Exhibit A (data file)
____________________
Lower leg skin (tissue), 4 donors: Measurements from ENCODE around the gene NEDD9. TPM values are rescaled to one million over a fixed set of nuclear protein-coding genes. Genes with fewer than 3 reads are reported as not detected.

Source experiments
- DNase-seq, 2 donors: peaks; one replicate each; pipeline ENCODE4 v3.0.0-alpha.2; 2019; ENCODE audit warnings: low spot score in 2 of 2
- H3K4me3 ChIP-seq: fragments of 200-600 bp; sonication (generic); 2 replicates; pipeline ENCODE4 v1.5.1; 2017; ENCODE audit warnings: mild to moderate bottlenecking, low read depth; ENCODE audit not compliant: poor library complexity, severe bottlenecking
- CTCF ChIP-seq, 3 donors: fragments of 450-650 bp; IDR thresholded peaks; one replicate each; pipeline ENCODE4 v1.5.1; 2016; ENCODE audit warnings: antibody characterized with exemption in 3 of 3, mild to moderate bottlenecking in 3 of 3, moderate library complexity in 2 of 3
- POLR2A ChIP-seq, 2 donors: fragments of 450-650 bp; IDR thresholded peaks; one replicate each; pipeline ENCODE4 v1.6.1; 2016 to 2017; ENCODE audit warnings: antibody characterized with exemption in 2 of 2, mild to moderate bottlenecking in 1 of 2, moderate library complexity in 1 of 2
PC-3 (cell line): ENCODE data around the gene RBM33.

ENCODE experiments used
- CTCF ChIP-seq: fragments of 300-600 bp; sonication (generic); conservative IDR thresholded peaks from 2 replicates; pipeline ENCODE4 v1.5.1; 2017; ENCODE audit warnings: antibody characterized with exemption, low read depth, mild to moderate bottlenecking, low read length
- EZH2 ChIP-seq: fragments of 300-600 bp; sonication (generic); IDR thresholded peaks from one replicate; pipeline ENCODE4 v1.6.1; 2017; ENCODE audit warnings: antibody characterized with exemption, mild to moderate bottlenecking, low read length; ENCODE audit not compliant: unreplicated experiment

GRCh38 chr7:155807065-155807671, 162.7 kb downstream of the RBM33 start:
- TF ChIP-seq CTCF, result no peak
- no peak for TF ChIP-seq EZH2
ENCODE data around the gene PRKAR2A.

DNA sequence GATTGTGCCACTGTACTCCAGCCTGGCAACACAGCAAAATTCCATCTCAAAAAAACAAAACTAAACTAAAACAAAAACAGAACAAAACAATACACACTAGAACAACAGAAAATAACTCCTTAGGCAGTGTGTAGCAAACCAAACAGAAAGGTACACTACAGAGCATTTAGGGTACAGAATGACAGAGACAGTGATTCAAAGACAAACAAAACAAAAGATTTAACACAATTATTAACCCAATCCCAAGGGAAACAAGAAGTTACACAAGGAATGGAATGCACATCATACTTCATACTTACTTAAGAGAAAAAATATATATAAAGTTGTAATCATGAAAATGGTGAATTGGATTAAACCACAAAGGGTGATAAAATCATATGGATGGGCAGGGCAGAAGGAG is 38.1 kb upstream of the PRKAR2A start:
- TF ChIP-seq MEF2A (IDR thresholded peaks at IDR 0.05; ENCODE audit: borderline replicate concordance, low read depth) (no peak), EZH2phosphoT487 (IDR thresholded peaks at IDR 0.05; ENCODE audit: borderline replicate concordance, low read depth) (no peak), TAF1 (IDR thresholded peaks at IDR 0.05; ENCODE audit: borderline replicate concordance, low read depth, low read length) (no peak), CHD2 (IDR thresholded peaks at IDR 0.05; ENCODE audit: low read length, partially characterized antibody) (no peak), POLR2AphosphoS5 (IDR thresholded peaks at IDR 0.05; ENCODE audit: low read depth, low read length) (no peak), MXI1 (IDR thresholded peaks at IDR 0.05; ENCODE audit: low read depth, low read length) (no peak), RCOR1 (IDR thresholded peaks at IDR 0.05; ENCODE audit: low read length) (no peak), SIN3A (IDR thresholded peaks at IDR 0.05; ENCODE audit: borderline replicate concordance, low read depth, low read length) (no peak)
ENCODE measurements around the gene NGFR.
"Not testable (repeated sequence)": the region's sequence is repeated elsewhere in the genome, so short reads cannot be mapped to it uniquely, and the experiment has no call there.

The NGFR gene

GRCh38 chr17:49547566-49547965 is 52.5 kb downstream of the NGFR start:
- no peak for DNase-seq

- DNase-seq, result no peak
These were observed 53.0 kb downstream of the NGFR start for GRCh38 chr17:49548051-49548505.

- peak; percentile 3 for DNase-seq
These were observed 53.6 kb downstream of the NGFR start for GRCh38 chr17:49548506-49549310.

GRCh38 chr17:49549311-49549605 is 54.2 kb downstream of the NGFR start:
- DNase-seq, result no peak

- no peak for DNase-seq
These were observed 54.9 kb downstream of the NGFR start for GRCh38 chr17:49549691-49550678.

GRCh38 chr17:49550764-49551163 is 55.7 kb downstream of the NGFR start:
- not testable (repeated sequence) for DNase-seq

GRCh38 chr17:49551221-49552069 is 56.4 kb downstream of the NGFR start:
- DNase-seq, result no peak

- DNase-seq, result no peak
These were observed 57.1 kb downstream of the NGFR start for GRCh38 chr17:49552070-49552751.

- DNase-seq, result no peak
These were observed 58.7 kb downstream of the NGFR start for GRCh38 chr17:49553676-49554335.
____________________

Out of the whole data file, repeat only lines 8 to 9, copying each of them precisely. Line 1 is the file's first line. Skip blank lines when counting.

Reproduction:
ENCODE experiments used
- CTCF ChIP-seq: fragments of 300-600 bp; sonication (generic); conservative IDR thresholded peaks from 2 replicates; pipeline ENCODE4 v1.5.1; 2017; ENCODE audit warnings: antibody characterized with exemption, low read depth, mild to moderate bottlenecking, low read length